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KEOL Club Album of the Week

Story by posted on April 23, 2013. Filed under Arts and Entertainment. You can follow any responses to this entry through the RSS 2.0. You can leave a response or trackback to this entry

Artist:  Yo La Tengo

Album:  Fade

 

Ikaika:  There’s something to be said about the sound of the new Yo La Tengo album, Fade. All I can say is that it rocks. Sure, they sound like any other indie rock group out there that found places in the soundtracks of movies like “50/50” or “Humboldt County,” but I’m perfectly okay with this, and you should be too.

It’s difficult to find albums that could be called a “soundtrack to life”, but I would definitely nominate Fade as at least a candidate. The soft, sweet music accompanied by the voice of Ira Kaplan gives off a mellow, yet emotional feel that will make even the least emotional people crack a tear.

The lyrical content is impressively mature, staying away from mainstream themes of whiny heartache, red Solo cups, and sexy sex, as well as being incredibly poetic and picturesque in a way that perhaps helps the listener make up their own story formed around the words.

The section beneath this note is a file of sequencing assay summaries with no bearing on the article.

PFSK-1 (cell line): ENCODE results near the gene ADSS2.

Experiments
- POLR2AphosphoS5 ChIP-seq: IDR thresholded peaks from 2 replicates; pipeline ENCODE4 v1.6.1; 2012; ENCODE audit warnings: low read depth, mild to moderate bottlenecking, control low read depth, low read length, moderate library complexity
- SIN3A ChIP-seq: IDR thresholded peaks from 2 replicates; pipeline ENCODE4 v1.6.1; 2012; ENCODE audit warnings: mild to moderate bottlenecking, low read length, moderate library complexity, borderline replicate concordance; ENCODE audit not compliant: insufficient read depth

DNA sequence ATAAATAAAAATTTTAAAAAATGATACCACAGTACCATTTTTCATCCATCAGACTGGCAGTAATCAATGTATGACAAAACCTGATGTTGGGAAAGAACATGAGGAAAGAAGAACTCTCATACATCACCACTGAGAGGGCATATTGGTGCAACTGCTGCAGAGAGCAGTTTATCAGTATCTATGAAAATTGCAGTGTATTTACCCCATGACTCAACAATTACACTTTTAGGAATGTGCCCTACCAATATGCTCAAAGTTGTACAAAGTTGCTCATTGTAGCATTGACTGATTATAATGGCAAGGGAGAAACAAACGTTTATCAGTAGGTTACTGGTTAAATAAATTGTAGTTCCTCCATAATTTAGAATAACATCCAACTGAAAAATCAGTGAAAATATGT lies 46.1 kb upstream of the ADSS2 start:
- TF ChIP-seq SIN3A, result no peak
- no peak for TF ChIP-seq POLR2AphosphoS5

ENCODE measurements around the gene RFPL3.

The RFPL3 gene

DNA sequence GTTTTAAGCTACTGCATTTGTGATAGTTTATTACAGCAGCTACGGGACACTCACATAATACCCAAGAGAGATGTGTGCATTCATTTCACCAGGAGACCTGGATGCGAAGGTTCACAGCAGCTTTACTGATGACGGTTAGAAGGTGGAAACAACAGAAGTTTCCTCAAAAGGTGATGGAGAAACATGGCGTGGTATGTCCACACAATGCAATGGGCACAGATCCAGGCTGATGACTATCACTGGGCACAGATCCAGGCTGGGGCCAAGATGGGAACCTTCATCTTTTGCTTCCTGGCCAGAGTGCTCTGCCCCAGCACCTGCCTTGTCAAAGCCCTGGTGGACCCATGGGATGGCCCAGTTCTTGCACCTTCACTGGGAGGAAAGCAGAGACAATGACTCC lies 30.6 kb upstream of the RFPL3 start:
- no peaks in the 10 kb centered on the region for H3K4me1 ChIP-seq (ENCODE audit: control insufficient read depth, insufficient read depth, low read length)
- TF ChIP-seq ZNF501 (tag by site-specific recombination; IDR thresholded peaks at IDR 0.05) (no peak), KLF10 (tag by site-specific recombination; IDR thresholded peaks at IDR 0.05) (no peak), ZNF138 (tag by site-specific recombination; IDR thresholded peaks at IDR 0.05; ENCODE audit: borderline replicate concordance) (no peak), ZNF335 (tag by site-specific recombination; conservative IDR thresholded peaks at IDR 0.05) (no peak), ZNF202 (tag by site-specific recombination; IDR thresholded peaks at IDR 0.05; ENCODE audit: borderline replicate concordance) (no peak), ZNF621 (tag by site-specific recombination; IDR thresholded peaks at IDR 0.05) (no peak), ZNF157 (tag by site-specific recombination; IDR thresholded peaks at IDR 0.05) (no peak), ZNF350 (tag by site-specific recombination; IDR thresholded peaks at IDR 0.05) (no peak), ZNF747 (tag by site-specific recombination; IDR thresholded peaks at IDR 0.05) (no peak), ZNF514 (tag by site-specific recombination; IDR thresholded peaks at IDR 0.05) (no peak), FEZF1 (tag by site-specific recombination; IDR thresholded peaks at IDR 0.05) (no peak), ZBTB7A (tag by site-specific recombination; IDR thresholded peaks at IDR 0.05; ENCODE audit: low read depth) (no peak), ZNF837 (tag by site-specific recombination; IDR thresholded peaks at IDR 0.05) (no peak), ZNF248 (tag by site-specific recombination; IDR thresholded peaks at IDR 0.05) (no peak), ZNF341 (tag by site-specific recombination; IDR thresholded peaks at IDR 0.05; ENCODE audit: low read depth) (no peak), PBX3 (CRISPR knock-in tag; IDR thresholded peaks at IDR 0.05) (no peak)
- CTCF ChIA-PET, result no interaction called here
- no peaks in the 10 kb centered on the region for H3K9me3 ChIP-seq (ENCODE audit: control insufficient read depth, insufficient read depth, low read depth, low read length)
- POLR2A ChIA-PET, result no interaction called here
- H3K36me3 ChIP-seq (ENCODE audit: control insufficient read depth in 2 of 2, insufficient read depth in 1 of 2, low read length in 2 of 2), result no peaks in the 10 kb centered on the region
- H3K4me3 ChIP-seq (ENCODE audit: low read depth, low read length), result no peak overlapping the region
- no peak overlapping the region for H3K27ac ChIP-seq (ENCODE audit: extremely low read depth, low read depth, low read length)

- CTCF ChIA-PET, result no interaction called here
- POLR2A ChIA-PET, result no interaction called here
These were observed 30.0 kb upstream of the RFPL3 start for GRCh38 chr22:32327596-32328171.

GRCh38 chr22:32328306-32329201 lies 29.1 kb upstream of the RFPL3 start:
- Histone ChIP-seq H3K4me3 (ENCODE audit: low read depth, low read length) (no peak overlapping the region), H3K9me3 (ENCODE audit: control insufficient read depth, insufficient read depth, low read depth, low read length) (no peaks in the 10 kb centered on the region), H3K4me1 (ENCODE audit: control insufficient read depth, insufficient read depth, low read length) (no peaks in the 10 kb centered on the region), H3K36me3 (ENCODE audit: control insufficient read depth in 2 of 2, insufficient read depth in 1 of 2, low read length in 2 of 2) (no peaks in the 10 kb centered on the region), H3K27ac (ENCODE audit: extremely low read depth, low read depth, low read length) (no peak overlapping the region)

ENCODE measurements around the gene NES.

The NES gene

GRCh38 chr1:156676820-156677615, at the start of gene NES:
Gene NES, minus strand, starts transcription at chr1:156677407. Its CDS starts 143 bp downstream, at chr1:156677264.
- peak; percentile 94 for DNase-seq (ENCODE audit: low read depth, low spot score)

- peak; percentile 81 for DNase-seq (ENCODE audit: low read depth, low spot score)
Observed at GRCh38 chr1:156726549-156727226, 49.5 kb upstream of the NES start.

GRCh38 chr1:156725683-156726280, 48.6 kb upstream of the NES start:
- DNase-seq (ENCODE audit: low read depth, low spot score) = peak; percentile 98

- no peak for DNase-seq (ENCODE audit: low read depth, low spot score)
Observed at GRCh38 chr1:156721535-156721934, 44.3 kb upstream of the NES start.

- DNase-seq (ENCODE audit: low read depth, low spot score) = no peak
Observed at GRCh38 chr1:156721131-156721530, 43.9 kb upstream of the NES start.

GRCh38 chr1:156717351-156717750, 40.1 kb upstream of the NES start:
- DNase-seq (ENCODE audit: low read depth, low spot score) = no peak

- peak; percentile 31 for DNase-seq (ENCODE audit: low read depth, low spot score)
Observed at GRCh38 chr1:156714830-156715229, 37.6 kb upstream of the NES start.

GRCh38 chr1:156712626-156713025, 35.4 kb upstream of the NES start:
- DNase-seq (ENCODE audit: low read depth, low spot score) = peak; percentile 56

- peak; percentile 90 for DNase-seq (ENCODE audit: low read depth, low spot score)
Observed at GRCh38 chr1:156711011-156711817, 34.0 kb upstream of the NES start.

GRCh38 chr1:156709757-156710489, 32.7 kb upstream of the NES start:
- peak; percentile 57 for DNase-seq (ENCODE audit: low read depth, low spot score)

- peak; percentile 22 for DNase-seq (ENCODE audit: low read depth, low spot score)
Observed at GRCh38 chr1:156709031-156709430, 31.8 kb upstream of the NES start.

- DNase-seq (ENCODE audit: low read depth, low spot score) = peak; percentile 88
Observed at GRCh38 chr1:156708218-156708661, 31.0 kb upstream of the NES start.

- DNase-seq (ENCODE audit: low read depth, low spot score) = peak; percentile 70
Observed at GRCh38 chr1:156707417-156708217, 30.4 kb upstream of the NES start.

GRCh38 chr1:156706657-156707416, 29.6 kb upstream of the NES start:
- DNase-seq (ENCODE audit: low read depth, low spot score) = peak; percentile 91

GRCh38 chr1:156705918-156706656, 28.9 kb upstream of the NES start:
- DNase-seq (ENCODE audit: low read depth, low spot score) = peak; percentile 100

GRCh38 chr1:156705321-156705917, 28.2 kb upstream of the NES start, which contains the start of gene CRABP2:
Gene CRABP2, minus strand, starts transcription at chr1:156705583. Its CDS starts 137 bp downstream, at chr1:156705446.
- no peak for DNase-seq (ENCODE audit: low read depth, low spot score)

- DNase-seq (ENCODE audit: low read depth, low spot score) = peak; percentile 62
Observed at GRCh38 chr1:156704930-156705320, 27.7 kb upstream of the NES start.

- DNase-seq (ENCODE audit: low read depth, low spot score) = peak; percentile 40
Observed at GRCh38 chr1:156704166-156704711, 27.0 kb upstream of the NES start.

To me, this album feels dark, and I love dark. I hated nothing about this album besides the fact that, like I said before, they tend to sound like everyone else in the indie music game these days. It clearly works as the band has a huge fan base, and bands similar to Yo La Tengo are welcomed into the music industry daily. Recommended songs from Fade are ‘Is That Enough’, which to me sounds a lot like Belle and Sebastian, ‘Stupid Things’ and ‘I’ll Be Around’. 4 out of 5 stars – My new soundtrack to life.

 

Rory:  Many may not realize that Yo La Tengo has been around making music since 1986, but they have.  As the group has grown in age, so has their musical creativity.  Gone are the sounds of ‘80s “mix-tape” style songs the band used to write and perform and here is a tight set of songs that flow into something more meaningful, something the audience can become a part of through listening.

The songs don’t necessarily follow any one particular style throughout the CD, but why would anyone want to listen then?  Isn’t that why Boston fell out of favor with fans, because every song sounded like every other song?  Yo La Tengo certainly does not have that problem on Fade. The opening track, “Ohm” does not sound like “Is That Enough” which doesn’t sound like Stupid Things”, etc.  The songs play well together, but don’t always give the impression that the same band is always playing them.

“Stupid Things” is probably the centerpiece of the CD, both from placement and musically.  It may be one of the strongest pieces the band has ever released, but each song is interesting in its own way.

Similar sounding bands are a dime a dozen, but Yo La Tengo has earned their strong fan base by putting forth strong musicianship, good vocals, and solid writing for almost 3 decades.  Any challengers in the indie music scene better get set for a long fight if they want to take over for this band.

3 out of 5 stars – It probably won’t land in my collection, but that doesn’t mean it isn’t good.

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